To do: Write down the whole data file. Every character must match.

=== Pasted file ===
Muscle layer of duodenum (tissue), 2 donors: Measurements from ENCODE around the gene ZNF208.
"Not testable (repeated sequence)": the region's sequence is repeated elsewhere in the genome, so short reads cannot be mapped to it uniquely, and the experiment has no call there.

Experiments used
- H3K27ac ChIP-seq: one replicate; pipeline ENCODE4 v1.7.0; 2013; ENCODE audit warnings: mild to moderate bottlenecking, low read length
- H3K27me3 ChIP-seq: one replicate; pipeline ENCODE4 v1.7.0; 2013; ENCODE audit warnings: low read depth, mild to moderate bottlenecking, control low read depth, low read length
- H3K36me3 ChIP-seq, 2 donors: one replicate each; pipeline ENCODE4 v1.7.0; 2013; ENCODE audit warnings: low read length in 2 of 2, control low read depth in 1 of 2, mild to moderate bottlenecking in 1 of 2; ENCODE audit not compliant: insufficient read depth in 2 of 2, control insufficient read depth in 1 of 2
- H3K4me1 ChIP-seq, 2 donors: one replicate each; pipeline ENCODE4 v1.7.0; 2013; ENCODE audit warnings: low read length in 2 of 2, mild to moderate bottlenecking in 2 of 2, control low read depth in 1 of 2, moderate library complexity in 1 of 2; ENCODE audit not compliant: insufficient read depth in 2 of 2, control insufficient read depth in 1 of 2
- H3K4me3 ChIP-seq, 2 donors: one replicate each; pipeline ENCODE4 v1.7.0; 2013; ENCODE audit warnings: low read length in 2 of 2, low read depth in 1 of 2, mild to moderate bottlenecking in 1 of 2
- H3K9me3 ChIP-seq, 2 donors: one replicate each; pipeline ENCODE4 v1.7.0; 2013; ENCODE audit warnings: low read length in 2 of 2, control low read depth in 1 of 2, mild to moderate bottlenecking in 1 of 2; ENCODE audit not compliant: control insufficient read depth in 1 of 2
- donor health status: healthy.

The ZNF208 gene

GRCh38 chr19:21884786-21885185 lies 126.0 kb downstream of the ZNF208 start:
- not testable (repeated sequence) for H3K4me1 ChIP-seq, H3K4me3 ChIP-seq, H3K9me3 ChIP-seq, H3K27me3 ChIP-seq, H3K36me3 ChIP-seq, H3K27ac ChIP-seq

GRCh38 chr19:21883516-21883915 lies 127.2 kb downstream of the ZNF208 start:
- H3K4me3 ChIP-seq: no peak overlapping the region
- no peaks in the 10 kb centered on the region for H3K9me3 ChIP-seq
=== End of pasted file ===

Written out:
Muscle layer of duodenum (tissue), 2 donors: Measurements from ENCODE around the gene ZNF208.
"Not testable (repeated sequence)": the region's sequence is repeated elsewhere in the genome, so short reads cannot be mapped to it uniquely, and the experiment has no call there.

Experiments used
- H3K27ac ChIP-seq: one replicate; pipeline ENCODE4 v1.7.0; 2013; ENCODE audit warnings: mild to moderate bottlenecking, low read length
- H3K27me3 ChIP-seq: one replicate; pipeline ENCODE4 v1.7.0; 2013; ENCODE audit warnings: low read depth, mild to moderate bottlenecking, control low read depth, low read length
- H3K36me3 ChIP-seq, 2 donors: one replicate each; pipeline ENCODE4 v1.7.0; 2013; ENCODE audit warnings: low read length in 2 of 2, control low read depth in 1 of 2, mild to moderate bottlenecking in 1 of 2; ENCODE audit not compliant: insufficient read depth in 2 of 2, control insufficient read depth in 1 of 2
- H3K4me1 ChIP-seq, 2 donors: one replicate each; pipeline ENCODE4 v1.7.0; 2013; ENCODE audit warnings: low read length in 2 of 2, mild to moderate bottlenecking in 2 of 2, control low read depth in 1 of 2, moderate library complexity in 1 of 2; ENCODE audit not compliant: insufficient read depth in 2 of 2, control insufficient read depth in 1 of 2
- H3K4me3 ChIP-seq, 2 donors: one replicate each; pipeline ENCODE4 v1.7.0; 2013; ENCODE audit warnings: low read length in 2 of 2, low read depth in 1 of 2, mild to moderate bottlenecking in 1 of 2
- H3K9me3 ChIP-seq, 2 donors: one replicate each; pipeline ENCODE4 v1.7.0; 2013; ENCODE audit warnings: low read length in 2 of 2, control low read depth in 1 of 2, mild to moderate bottlenecking in 1 of 2; ENCODE audit not compliant: control insufficient read depth in 1 of 2
- donor health status: healthy.

The ZNF208 gene

GRCh38 chr19:21884786-21885185 lies 126.0 kb downstream of the ZNF208 start:
- not testable (repeated sequence) for H3K4me1 ChIP-seq, H3K4me3 ChIP-seq, H3K9me3 ChIP-seq, H3K27me3 ChIP-seq, H3K36me3 ChIP-seq, H3K27ac ChIP-seq

GRCh38 chr19:21883516-21883915 lies 127.2 kb downstream of the ZNF208 start:
- H3K4me3 ChIP-seq: no peak overlapping the region
- no peaks in the 10 kb centered on the region for H3K9me3 ChIP-seq